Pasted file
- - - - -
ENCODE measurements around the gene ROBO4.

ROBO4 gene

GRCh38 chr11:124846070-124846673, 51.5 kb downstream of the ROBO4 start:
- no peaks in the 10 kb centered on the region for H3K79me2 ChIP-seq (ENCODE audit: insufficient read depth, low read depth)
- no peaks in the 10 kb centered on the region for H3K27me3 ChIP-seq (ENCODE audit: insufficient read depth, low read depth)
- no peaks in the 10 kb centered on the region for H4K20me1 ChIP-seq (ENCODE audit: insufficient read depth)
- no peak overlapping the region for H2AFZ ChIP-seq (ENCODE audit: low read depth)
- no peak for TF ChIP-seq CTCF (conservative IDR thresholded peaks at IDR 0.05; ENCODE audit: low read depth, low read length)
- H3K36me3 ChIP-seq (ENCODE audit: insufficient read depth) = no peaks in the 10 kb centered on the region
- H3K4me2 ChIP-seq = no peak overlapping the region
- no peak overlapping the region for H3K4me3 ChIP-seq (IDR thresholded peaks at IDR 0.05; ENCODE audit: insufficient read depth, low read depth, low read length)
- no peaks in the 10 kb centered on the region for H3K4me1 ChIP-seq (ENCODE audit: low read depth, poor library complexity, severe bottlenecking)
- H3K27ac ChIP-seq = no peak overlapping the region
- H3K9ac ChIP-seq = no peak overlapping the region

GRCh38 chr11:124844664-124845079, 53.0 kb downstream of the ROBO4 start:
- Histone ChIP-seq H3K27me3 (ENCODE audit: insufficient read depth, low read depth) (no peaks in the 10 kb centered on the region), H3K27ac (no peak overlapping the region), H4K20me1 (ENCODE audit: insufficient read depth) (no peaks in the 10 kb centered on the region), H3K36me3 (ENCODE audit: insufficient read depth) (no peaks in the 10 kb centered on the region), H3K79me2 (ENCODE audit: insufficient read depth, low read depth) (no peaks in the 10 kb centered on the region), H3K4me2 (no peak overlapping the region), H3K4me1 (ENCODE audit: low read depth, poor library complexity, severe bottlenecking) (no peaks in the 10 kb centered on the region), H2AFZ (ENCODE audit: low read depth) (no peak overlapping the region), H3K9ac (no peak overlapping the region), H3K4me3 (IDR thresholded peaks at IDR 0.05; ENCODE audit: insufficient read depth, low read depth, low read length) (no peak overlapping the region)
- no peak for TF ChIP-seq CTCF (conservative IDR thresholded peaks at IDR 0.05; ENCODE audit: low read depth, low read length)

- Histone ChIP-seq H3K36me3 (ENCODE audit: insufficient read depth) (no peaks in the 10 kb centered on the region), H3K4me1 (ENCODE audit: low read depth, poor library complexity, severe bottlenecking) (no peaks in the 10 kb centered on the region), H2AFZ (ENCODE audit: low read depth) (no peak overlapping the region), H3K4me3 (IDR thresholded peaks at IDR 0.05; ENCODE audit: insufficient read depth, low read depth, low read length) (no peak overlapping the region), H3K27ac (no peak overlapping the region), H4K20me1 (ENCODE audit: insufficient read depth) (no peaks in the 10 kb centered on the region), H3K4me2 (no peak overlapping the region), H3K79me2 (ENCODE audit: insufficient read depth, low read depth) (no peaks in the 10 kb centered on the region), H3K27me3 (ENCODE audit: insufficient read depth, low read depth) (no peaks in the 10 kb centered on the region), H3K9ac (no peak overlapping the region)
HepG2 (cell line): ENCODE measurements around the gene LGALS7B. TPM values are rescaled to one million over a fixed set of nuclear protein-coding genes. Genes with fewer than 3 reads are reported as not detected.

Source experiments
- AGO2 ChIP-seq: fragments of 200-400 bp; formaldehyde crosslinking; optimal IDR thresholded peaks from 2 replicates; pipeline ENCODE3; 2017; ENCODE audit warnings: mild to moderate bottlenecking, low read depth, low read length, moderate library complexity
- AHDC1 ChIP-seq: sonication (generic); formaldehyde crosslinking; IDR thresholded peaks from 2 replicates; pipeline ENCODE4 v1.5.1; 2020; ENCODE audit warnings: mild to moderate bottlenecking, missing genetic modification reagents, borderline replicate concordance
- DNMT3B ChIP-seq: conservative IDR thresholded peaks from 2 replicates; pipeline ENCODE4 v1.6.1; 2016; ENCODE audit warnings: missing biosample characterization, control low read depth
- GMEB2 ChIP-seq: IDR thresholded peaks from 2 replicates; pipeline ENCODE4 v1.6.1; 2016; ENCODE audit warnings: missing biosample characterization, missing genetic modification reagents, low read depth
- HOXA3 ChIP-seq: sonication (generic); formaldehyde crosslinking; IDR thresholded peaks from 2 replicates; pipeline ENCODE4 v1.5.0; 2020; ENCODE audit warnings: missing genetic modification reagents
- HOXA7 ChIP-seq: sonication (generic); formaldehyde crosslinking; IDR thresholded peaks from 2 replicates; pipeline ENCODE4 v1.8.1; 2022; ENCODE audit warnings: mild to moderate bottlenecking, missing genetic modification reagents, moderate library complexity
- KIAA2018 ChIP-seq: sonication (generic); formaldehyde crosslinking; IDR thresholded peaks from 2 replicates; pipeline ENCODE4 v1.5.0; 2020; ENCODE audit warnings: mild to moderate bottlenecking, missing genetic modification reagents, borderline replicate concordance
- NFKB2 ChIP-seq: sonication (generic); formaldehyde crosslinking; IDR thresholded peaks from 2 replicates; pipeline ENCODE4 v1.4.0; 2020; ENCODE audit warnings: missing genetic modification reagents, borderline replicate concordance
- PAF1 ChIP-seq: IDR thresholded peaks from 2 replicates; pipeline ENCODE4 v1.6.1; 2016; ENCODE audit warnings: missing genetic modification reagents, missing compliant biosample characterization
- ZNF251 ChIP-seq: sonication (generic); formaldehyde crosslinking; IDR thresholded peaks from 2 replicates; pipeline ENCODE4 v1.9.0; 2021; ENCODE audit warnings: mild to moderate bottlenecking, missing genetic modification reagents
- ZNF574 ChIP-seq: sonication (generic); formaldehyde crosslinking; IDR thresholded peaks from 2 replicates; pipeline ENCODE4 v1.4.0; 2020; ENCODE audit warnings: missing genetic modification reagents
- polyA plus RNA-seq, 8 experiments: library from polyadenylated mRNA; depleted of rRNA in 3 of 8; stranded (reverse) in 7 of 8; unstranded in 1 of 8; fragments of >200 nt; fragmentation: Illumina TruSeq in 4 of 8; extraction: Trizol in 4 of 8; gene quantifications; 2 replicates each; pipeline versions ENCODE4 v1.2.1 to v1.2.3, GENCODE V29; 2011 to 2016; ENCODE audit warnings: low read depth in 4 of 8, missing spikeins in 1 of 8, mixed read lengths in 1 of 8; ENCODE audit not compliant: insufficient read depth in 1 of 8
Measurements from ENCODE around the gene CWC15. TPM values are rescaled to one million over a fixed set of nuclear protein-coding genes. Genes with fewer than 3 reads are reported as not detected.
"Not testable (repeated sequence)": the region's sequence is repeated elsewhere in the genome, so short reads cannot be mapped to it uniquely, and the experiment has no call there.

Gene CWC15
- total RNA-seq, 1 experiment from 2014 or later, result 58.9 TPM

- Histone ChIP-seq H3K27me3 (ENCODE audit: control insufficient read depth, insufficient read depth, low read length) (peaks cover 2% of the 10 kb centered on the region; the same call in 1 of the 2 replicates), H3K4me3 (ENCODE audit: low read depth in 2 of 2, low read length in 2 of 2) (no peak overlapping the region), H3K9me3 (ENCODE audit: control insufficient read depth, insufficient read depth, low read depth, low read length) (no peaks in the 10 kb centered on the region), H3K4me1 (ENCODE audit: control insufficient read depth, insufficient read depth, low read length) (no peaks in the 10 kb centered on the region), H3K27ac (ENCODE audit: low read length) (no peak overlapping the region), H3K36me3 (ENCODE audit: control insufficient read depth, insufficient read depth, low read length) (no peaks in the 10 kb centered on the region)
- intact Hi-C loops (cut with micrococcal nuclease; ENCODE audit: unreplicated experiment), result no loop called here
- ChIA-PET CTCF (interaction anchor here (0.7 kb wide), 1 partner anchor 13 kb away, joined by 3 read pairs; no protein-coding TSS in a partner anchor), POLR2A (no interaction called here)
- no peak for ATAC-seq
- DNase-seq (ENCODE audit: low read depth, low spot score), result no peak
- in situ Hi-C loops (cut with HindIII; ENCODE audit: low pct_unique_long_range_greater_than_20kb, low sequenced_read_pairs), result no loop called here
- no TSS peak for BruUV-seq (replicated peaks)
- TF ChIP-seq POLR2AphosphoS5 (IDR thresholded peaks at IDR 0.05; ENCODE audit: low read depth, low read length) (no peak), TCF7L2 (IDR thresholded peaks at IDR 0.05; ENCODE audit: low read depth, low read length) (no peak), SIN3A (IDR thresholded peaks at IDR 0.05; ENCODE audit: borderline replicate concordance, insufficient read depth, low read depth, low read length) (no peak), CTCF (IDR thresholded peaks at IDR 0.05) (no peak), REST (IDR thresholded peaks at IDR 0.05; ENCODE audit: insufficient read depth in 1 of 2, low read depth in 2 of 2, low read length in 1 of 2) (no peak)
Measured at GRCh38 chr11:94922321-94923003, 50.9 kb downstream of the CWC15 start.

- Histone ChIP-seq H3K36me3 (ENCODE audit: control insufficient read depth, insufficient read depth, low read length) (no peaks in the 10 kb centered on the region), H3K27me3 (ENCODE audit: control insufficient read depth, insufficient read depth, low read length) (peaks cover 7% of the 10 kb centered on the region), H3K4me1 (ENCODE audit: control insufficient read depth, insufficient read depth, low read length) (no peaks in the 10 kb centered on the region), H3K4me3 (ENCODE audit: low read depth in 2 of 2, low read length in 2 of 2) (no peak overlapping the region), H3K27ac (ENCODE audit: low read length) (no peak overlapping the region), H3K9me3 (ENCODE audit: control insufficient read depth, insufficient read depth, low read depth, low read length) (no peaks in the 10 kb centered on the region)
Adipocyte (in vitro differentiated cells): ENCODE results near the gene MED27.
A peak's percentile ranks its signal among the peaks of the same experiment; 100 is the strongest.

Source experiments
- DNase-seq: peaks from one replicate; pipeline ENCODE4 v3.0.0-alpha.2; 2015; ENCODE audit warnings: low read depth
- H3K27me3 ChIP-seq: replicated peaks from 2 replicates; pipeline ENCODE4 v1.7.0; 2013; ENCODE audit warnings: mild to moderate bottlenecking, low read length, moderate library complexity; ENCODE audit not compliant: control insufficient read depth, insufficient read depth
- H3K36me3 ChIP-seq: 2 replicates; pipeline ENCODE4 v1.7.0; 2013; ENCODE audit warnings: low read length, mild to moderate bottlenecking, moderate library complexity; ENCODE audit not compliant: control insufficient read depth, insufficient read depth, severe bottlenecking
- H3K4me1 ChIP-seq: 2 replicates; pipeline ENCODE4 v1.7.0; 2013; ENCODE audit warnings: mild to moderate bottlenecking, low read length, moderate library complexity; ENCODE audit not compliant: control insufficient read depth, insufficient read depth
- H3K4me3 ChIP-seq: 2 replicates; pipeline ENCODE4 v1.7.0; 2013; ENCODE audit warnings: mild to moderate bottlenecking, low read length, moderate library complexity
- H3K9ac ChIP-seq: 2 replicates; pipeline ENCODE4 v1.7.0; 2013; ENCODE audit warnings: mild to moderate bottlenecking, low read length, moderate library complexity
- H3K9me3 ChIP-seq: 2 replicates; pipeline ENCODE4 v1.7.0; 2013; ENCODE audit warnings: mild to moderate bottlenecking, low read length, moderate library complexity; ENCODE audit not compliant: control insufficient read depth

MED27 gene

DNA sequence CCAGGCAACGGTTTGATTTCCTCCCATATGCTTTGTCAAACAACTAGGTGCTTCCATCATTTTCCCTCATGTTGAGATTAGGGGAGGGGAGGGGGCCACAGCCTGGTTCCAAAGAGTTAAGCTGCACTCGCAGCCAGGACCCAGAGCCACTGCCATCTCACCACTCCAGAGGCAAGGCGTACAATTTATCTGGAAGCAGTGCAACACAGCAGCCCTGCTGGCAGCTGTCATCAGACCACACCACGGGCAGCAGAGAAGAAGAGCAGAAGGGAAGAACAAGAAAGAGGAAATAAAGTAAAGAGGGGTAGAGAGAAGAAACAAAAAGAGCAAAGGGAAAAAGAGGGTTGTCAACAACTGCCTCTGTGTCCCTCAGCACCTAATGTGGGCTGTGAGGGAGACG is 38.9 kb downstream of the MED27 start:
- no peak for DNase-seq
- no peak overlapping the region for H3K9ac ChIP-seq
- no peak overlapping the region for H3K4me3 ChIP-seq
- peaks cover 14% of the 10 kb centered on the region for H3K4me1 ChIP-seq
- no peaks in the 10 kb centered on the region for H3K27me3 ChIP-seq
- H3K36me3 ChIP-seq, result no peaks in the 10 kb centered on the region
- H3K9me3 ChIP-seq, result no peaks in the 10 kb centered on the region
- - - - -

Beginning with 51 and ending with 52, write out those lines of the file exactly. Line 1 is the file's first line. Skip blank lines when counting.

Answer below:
- H3K27me3 ChIP-seq: replicated peaks from 2 replicates; pipeline ENCODE4 v1.7.0; 2013; ENCODE audit warnings: mild to moderate bottlenecking, low read length, moderate library complexity; ENCODE audit not compliant: control insufficient read depth, insufficient read depth
- H3K36me3 ChIP-seq: 2 replicates; pipeline ENCODE4 v1.7.0; 2013; ENCODE audit warnings: low read length, mild to moderate bottlenecking, moderate library complexity; ENCODE audit not compliant: control insufficient read depth, insufficient read depth, severe bottlenecking